If $(\lambda_n)_{n=1}^\infty$ is a bounded sequence, then there is a bounded linear operator $A$ on a Hilbert space $H$ such that $Ae_n=\lambda_n e_n$ for all $n\in \mathbb{N}$.

Let ${e_n}$ be a complete orthonormal sequence in $H$ and $\lambda_n\in \mathbb{C}$

I've proved the converse of this, but I'm stuck on this direction now. Any solutions or hints are greatly appreciated.


If $\{e_n\}$ is an orthonormal basis for a Hilbert space $H$, then $$H = \left\{ \sum_{n=1}^\infty \alpha_n e_n : \sum_{n=1}^\infty |\alpha_n|^2 < \infty \right\}.$$

For $f=\sum \alpha_n e_n \in H$ we formally define the operation: $$Af = \sum_{n=1}^\infty \lambda_n \alpha_n e_n.$$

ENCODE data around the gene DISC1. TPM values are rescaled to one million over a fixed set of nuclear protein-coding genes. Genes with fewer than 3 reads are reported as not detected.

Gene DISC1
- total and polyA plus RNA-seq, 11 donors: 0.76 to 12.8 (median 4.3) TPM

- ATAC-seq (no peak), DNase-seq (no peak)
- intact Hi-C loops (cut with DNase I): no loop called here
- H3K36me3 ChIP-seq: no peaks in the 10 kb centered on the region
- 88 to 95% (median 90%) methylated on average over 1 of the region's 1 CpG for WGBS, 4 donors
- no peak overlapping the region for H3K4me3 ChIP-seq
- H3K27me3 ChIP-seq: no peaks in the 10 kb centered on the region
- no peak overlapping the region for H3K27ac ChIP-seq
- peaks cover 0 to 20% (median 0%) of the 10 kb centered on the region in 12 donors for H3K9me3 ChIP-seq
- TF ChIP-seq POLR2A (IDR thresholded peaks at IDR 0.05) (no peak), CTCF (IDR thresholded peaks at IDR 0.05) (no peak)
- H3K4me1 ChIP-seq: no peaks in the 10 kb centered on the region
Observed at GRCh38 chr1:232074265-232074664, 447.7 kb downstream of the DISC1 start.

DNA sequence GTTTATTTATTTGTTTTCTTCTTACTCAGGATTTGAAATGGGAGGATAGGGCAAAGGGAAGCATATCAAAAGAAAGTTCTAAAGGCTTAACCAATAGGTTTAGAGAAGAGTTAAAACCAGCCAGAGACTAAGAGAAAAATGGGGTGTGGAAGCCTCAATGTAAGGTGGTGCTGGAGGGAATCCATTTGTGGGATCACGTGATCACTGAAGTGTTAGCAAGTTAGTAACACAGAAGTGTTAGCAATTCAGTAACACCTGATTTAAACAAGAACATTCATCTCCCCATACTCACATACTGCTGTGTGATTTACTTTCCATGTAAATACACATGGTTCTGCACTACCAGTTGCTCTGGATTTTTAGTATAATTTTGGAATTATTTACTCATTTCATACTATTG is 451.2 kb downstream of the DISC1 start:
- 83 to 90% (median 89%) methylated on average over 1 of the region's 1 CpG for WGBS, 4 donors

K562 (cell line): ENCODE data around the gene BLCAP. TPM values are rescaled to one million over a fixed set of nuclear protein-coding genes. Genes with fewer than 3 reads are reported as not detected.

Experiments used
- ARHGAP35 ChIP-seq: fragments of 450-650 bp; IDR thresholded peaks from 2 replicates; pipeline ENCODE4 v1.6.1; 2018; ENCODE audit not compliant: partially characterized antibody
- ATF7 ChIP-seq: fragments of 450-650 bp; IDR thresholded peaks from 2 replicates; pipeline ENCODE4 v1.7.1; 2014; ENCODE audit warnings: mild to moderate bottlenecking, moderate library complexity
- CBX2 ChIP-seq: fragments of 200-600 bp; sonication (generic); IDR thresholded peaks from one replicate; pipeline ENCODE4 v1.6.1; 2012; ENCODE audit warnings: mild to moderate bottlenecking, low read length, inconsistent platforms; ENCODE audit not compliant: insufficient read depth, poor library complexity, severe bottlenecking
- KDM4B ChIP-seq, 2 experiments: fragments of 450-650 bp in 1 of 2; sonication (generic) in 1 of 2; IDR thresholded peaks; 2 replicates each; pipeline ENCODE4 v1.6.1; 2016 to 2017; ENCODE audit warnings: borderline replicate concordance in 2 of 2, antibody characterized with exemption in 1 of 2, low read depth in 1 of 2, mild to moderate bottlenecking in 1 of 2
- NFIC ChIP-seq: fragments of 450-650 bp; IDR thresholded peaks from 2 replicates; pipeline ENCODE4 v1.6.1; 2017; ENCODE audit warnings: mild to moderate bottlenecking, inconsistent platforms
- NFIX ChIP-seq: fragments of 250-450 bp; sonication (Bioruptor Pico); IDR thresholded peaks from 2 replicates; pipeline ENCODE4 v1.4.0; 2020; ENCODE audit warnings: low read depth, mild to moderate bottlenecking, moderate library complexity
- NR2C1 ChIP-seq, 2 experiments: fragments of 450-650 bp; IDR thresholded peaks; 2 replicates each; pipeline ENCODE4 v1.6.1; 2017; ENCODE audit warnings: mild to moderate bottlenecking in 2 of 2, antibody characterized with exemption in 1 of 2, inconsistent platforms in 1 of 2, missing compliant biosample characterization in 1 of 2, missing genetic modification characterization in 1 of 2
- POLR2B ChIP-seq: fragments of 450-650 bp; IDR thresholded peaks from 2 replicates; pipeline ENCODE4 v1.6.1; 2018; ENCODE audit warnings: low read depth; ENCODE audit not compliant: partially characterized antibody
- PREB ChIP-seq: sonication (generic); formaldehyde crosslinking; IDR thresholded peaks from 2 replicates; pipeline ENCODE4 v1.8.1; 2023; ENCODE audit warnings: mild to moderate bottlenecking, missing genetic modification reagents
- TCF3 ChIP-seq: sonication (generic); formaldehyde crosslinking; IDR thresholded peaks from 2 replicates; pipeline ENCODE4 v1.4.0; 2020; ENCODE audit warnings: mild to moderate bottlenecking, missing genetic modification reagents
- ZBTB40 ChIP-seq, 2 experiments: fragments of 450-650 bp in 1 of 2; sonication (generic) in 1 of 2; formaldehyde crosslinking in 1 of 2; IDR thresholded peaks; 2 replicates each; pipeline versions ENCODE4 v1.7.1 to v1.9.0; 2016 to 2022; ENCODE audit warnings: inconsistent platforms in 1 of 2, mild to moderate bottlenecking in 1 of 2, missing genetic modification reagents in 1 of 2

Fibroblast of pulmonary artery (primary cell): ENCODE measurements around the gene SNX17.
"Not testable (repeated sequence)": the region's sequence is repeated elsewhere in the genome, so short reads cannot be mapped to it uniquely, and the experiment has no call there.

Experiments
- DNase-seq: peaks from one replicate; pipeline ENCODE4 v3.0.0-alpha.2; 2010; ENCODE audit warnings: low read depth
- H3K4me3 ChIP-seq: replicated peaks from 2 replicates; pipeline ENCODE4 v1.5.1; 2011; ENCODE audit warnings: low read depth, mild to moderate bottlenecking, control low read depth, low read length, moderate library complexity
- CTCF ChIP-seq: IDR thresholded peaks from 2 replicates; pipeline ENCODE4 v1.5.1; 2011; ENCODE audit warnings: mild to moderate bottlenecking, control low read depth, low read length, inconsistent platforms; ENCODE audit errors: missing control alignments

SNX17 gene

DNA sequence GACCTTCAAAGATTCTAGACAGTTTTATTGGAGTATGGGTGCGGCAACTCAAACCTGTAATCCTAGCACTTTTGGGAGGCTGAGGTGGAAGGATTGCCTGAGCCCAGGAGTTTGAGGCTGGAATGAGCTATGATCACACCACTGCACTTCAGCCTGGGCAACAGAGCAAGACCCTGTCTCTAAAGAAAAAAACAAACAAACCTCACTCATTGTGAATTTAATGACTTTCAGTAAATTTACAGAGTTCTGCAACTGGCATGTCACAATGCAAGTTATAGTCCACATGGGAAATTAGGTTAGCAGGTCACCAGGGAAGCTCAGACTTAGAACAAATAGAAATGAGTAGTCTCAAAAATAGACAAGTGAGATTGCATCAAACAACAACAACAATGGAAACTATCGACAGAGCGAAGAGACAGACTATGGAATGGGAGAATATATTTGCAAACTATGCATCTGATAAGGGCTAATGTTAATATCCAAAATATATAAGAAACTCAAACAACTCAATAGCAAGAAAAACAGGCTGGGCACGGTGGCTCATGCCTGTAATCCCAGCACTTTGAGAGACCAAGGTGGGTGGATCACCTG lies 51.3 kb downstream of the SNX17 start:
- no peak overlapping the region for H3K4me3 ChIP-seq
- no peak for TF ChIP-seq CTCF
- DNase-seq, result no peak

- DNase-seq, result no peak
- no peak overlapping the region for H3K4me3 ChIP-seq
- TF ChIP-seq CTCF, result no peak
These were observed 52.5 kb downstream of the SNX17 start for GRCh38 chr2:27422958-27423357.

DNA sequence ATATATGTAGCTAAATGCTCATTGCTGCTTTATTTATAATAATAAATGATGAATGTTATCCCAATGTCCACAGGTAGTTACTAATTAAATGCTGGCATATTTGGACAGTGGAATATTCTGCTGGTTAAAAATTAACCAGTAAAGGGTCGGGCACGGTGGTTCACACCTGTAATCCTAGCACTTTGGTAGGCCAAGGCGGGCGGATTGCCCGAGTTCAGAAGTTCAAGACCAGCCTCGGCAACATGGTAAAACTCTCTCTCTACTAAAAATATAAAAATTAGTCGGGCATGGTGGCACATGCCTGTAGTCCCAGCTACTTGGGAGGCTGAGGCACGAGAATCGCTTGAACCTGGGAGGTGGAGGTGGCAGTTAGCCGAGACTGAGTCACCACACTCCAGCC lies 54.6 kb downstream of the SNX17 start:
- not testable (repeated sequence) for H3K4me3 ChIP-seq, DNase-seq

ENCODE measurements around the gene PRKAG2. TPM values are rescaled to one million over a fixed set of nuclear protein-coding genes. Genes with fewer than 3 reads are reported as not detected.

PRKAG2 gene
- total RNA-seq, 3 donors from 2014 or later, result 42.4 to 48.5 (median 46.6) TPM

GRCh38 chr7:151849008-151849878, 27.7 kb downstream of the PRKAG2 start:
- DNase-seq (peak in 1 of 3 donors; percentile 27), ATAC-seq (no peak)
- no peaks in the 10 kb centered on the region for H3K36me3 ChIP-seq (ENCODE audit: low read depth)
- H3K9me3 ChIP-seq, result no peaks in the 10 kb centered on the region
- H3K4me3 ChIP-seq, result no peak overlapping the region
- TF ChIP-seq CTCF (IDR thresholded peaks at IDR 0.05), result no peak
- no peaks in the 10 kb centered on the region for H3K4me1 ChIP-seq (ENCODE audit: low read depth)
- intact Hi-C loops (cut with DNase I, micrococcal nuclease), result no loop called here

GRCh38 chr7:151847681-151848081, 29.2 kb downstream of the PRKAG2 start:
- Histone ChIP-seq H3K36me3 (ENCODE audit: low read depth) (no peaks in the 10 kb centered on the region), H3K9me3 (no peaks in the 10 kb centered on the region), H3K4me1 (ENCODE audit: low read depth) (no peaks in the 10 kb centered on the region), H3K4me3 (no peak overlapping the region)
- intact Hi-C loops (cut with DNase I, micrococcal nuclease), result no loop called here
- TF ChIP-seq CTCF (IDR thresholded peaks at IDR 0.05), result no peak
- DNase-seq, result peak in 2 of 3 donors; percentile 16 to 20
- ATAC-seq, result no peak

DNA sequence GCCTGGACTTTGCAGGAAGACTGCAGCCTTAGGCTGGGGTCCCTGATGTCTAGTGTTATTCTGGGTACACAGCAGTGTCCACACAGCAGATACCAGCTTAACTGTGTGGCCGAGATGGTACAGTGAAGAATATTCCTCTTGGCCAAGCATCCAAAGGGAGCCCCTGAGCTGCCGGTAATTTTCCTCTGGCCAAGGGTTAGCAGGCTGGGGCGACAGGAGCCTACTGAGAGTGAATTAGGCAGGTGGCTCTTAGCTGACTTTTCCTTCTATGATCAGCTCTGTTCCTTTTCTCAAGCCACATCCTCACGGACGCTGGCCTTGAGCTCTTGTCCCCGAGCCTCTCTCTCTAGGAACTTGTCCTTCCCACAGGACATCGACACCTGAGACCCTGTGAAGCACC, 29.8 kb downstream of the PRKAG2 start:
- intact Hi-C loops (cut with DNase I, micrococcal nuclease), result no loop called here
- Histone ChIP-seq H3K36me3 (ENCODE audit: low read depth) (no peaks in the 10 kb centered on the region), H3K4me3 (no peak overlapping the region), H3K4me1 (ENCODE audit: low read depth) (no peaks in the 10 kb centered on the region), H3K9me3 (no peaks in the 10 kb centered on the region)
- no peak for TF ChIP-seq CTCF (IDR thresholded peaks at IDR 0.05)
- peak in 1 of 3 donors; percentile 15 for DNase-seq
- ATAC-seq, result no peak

This operator is linear, and it is a well defined map from $H \to H$ provided $$\sum_{n=1}^\infty |\lambda_n|^2 |\alpha_n|^2 <\infty.$$

However, we were already told that the sequence is bounded, let's say by $M$. Thus $$ \sum_{n=1}^\infty |\lambda_n|^2 |\alpha_n|^2 \le M \sum_{n=1}^\infty |\alpha_n|^2 = M^2\|f\|^2.$$

We conclude that $A:H \to H$ is a well defined linear map, and $\|A\| <M$, so it is bounded.


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